Borders and Boundaries: The Power of a Little Blue Book

Written by Lauren Burns (University of Mississippi) Student Correspondent CET Jordan: Internship, Spring 2018

One day, our program took an impromptu trip to Northern Jordan. We escaped the unusually cold weather of Amman and enjoyed the sunshine and humidity of a local orange grove in Irbid, where we spent the day shaking trees to collect some of the tastiest oranges I’ve ever had. As we finished boxing up our day’s work, we started walking down a dirt path to eat dinner, and I stopped dead in my tracks. Before me lay a breathtaking view of the hills of the Golan Heights, seemingly just steps away from where I stood.

Checking the map from Umm Qais

The next week we visited Umm Qais, an ancient city also located in the Irbid governorate. I was checking my phone’s map application just to see how close I was to the Syrian/Palestinian/Israeli borders when my friend tapped my shoulder and said, “Look.” We had hiked up a hill to find the most magnificent view: the Sea of Galilee, the Yarmouk River, and Golan Heights were so close I felt like I could dip my hand into the cool, rolling waters. On these trips, two of my friends said something that really stuck in my head. The first was “Imagine how many people have never seen a border before.” For most Americans, the only border they’ve crossed by land is going from state-to-statea particularly uneventful endeavor. Yet, before me lay borders of three different countries—in one of the most tense and volatile atmospheres in the world.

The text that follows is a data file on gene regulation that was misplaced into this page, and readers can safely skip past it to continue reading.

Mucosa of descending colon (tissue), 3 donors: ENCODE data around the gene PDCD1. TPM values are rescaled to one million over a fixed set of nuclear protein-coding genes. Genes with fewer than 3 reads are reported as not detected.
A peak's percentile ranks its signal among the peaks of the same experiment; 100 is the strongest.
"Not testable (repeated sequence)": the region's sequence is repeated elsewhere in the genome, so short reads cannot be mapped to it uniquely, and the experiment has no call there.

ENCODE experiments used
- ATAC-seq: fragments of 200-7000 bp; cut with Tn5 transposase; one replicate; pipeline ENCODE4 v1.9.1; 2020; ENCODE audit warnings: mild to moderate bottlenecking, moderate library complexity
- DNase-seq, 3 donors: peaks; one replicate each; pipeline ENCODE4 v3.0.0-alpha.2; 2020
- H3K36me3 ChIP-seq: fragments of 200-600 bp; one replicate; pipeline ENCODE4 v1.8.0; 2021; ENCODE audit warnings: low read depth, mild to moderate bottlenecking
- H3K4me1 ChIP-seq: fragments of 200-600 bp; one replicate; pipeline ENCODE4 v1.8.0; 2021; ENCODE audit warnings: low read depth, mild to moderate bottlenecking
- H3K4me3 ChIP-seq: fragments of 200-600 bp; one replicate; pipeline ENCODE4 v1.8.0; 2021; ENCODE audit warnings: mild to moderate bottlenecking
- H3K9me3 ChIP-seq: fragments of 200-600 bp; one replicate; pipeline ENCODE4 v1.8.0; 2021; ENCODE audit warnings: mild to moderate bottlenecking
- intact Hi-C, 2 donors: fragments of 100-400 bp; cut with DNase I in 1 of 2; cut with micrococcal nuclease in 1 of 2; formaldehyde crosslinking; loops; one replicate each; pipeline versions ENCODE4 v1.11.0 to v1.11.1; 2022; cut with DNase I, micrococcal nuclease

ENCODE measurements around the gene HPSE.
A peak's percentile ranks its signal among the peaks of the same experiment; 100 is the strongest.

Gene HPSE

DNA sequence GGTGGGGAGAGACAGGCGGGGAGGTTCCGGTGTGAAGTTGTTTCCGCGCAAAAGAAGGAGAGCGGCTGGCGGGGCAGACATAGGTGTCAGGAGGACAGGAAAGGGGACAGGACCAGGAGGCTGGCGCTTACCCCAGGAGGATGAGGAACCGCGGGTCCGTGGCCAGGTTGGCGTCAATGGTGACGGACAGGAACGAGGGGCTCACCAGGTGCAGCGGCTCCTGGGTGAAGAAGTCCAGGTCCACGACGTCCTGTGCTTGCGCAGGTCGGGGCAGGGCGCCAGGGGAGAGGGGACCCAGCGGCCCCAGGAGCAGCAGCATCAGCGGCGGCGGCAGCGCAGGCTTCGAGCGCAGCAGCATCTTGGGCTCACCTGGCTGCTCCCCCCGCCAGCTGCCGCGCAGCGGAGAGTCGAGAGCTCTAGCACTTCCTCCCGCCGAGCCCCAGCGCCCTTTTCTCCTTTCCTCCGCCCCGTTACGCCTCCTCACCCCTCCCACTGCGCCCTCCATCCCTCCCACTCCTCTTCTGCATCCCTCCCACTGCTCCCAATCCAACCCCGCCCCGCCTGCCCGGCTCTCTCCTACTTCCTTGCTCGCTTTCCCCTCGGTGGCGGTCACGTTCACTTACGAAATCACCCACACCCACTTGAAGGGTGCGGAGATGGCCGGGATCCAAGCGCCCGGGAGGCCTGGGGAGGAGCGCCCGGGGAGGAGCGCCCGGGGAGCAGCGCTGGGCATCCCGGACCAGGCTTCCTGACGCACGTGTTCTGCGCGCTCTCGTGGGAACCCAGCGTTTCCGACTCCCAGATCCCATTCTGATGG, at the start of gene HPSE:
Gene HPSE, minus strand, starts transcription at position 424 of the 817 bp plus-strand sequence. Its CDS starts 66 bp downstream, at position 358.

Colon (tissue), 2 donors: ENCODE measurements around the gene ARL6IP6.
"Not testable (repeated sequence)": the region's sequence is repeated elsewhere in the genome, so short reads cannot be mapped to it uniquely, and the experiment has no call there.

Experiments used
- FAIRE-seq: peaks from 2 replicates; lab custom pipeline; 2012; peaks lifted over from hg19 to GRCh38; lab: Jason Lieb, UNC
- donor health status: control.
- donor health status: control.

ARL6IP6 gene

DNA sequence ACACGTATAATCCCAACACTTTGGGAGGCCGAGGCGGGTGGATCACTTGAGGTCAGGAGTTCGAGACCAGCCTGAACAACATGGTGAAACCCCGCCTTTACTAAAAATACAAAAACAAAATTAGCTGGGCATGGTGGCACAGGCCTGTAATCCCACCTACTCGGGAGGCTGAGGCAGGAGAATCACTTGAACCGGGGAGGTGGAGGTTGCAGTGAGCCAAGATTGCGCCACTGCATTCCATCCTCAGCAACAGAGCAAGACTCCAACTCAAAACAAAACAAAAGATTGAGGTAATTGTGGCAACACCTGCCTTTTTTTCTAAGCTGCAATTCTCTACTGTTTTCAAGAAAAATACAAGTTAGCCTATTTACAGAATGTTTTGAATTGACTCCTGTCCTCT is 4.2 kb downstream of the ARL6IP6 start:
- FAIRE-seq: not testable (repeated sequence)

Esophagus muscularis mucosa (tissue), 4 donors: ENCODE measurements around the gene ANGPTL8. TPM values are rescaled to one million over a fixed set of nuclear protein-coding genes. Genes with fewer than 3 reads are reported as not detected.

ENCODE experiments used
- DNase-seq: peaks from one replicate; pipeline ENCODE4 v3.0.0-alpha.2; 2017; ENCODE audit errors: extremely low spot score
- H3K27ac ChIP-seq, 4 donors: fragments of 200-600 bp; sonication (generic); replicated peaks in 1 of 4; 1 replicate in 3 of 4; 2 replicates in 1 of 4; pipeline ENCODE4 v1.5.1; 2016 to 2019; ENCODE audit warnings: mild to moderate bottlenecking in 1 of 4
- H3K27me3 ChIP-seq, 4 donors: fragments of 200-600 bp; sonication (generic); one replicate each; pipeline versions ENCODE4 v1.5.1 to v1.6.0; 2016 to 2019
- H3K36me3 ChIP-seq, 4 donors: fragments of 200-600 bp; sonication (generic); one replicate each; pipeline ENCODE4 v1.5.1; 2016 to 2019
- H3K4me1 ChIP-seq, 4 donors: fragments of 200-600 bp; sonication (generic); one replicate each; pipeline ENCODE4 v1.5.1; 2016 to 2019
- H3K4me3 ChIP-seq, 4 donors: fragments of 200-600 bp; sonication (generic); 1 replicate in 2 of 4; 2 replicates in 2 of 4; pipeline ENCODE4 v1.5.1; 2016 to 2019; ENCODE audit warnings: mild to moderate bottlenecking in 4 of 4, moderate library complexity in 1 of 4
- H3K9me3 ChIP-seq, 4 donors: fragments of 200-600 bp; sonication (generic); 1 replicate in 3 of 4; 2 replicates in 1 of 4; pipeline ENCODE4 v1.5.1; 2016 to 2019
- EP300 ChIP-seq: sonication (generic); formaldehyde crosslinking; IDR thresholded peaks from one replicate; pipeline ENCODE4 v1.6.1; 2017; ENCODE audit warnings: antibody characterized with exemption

As we stood on that hill in Umm Qais, my other friend asked me: “Do you realize the privilege this little blue book gives us?” she said, clutching her American passport. My heart sunk as I stared at Syria, the Golan Heights, Palestine, and Israel. I can (and have) easily crossed some of these borders, which my closest friends in Amman may legally never be allowed to do. That night I flipped through my own passport over and over, thumbing over the dozen or so stamps I had from the Middle East alone.


That’s how I really came to understand the phrase “you had to be there.” At my university at home, I’ve read so much about the refugee crisis in Jordan and the Palestinian-Israeli conflict. But being here, seeing the effects of the conflict in person and talking to Syrian and Palestinian refugees has deepened my understanding tenfold. They’re not numbers or statistics—they’re people. And that’s not something you can get from a book.


Jerash, on our way to Umm Qais